"Estimates reveal that antibiotic resistance, as we speak, already results in an additional health care cost of €1.5bn per year in the European Union."
- Extracts from 8 Myths on Antibiotic Resistance Disproved
“It is not the case that we can say tomorrow everybody should stop using antibiotic treatment in piglets post weaning. But ultimately we should get to the point where you can wean piglets without having to rely on antibiotics except for the incidental disease outbreaks. But all this preventative and systematic use is the type of use that we need to get rid of - not in one step, not tomorrow, and not for everybody immediately.
“You need to give the farmer some time and that is what I explain in the book.”
Check, improve and reduce
He said first producers need to check, improve and reduce.
“You need to do it in that order. You have to check the situation – what your level of biosecurity is, what your quality of feed is. Secondly, you have to improve a number of things – hygiene, perhaps the feed or the water quality – whatever is suboptimal. Then you can go to the step of reducing the use of antibiotics. If you don’t follow those steps, you will run into problems.”
He said he is not an advocate of replacing antibiotics with other medicines. “Sometimes improved vaccination is good but it is not all about more vaccines. It can also be about better feed and not necessarily more expensive feed. We have guided a lot of farmers in this process of reducing antibiotic use and what we have seen is that if they feed in a slightly less intensive way during the early stages after weaning, the piglets catch up some weeks later, and they get to the same growth curves at the end. They are just managed a bit differently. At the moment the animals are vulnerable, that they are stressed, you shouldn’t push them too much. You need to give them a bit more time.”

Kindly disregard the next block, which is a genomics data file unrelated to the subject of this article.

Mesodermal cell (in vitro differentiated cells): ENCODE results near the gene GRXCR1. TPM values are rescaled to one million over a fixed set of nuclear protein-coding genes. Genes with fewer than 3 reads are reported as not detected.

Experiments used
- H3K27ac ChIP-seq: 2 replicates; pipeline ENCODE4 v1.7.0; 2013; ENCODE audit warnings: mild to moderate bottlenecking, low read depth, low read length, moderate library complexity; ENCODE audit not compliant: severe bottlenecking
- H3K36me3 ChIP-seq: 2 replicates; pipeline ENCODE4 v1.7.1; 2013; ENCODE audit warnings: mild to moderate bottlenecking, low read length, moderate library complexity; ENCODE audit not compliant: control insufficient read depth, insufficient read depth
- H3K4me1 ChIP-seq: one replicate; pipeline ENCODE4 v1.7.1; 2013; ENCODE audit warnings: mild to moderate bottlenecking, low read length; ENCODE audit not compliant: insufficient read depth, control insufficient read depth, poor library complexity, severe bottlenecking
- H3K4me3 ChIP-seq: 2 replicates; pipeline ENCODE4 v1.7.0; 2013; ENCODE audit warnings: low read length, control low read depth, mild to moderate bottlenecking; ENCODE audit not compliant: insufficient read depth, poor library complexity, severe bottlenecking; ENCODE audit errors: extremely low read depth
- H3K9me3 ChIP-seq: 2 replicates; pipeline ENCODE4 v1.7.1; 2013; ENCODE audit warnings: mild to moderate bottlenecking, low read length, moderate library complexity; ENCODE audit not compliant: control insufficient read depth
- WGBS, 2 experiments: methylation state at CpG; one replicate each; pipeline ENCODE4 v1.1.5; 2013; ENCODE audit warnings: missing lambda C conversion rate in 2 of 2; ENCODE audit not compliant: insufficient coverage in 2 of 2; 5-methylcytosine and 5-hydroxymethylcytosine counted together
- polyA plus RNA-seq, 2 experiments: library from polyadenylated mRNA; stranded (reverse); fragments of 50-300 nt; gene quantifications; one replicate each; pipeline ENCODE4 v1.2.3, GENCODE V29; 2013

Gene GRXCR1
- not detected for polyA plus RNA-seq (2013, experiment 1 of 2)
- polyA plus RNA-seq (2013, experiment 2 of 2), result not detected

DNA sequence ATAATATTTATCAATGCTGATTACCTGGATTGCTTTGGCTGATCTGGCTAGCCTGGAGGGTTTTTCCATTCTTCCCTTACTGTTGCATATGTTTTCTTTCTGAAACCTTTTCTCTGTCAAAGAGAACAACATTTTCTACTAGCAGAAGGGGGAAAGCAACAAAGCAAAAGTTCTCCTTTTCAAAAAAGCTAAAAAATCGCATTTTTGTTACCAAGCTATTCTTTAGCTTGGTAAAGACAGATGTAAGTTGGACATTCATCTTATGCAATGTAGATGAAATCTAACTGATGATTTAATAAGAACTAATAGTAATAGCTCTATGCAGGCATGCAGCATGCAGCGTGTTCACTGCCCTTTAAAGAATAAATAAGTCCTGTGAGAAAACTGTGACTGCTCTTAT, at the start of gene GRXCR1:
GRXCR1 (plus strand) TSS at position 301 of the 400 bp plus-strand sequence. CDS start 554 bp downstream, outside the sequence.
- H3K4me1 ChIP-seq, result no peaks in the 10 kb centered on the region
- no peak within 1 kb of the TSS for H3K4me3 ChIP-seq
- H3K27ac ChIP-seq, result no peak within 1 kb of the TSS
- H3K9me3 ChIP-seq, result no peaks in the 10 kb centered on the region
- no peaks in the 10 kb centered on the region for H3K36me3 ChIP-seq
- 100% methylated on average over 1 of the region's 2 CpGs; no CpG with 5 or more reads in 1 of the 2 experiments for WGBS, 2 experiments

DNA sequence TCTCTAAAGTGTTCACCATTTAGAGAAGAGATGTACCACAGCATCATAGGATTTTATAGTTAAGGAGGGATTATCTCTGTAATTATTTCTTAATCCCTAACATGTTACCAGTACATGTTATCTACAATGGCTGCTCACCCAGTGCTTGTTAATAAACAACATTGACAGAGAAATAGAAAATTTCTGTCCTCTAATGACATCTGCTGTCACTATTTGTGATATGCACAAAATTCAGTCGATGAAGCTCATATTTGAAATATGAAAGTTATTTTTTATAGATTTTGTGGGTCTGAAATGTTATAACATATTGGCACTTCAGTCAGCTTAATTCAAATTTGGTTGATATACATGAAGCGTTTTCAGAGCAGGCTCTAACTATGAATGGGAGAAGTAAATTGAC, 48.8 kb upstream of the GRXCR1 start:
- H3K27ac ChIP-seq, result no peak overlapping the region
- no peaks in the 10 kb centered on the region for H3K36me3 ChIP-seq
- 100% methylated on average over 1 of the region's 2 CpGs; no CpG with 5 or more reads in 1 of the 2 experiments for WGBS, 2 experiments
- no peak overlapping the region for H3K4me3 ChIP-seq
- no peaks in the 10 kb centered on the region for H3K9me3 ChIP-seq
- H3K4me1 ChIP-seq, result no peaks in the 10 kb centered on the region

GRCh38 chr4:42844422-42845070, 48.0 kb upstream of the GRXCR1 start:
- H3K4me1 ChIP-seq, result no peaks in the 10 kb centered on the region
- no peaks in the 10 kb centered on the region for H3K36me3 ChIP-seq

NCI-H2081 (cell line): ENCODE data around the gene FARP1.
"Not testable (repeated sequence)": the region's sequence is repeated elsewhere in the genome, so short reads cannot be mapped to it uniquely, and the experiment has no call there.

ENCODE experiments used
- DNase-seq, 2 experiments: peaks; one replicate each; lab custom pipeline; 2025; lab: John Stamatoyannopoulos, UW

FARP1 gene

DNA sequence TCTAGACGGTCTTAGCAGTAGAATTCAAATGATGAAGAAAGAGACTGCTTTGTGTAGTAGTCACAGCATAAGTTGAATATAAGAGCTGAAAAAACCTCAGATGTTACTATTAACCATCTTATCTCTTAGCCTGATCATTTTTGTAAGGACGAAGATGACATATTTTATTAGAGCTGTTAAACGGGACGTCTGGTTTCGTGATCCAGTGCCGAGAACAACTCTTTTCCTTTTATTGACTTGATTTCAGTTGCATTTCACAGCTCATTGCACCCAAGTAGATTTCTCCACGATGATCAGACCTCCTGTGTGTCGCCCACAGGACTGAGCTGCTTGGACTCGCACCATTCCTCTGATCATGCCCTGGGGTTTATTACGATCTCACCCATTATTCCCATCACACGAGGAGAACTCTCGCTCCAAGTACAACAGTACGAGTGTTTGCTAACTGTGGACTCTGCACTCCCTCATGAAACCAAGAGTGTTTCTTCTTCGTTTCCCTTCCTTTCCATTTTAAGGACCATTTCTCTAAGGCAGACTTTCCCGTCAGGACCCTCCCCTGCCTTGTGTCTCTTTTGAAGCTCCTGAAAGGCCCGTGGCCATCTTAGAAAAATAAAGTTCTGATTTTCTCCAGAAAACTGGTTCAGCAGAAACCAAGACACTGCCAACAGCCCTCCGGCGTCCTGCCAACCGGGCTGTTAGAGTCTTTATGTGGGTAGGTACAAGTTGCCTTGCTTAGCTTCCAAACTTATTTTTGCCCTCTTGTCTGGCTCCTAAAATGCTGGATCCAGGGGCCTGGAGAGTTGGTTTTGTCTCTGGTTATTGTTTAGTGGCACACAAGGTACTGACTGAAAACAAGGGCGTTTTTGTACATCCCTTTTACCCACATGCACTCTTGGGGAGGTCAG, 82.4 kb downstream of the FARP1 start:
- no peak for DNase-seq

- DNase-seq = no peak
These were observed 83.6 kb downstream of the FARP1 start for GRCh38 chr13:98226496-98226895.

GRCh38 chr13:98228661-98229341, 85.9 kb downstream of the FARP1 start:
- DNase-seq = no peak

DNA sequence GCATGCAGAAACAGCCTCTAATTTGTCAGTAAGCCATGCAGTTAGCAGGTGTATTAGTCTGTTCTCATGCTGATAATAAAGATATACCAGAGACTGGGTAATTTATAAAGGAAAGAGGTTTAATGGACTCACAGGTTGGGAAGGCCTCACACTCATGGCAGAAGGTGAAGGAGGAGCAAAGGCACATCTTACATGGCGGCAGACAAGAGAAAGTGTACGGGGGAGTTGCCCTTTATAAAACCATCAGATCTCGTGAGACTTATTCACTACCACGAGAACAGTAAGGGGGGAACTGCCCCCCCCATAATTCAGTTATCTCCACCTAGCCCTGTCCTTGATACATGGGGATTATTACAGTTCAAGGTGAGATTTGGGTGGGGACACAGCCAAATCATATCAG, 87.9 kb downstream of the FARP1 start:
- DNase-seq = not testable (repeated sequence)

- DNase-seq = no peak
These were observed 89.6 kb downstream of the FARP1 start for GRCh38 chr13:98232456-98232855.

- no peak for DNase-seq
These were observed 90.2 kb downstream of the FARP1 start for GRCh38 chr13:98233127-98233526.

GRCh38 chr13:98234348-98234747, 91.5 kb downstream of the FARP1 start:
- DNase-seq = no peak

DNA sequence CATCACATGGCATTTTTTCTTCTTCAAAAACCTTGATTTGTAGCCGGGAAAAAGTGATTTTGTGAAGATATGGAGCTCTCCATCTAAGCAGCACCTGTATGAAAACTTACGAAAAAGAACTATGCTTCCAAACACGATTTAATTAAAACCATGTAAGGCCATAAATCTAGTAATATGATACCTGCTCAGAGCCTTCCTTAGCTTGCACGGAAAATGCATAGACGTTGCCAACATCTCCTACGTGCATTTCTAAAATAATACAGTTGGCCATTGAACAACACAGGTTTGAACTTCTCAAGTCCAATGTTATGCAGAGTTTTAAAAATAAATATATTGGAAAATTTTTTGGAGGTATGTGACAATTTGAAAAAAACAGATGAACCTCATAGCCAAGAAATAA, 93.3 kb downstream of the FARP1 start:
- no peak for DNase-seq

In that context, he also offers advice in terms of the optimal weaning age for piglets:
“There are a lot of countries that are moving to weaning at three weeks which, in my opinion, is not a good idea. It is too early. It is better to try and organize a system where you wean at four weeks, or at 25 or 26 days, but not earlier. If done in an optimal way, it doesn’t have to cost you money, If done in a smart way, such a system won’t have a negative effect on final production returns.”
Anyone who wants to get hold of the publication needs to get in touch with the author, Jeroen Dewulf, directly. He is based at the Veterinary Epidemiology Unit, Department of Reproduction, Obstetrics and Herd Health, Faculty of Veterinary Medicine, Ghent University. His contact details are oniine.
It is about changing the mindset and giving farmers assurance and tools, he said.
“When you treat animals with antibiotics things can also go wrong. There are plenty of studies showing higher mortality on farms that use a lot of antibiotics, more disease pressure on such farms than on ones with more limited antibiotic application. When you take away the umbrella of antibiotics, your management mistakes become a lot more obvious.”
Markets beyond Europe are embracing this idea of the need to migrate away from antibiotics, he added.
“Lots of countries are moving in the right direction. Two years ago I would have said it was mainly Europe, but now it also the rest of the world is catching up. There is a lot of interest in the topic in Asia now, whereas four or five years ago they didn’t want to hear about it.”
It can go fast, particularly if all the actors involved in meat production are on the same page, he said.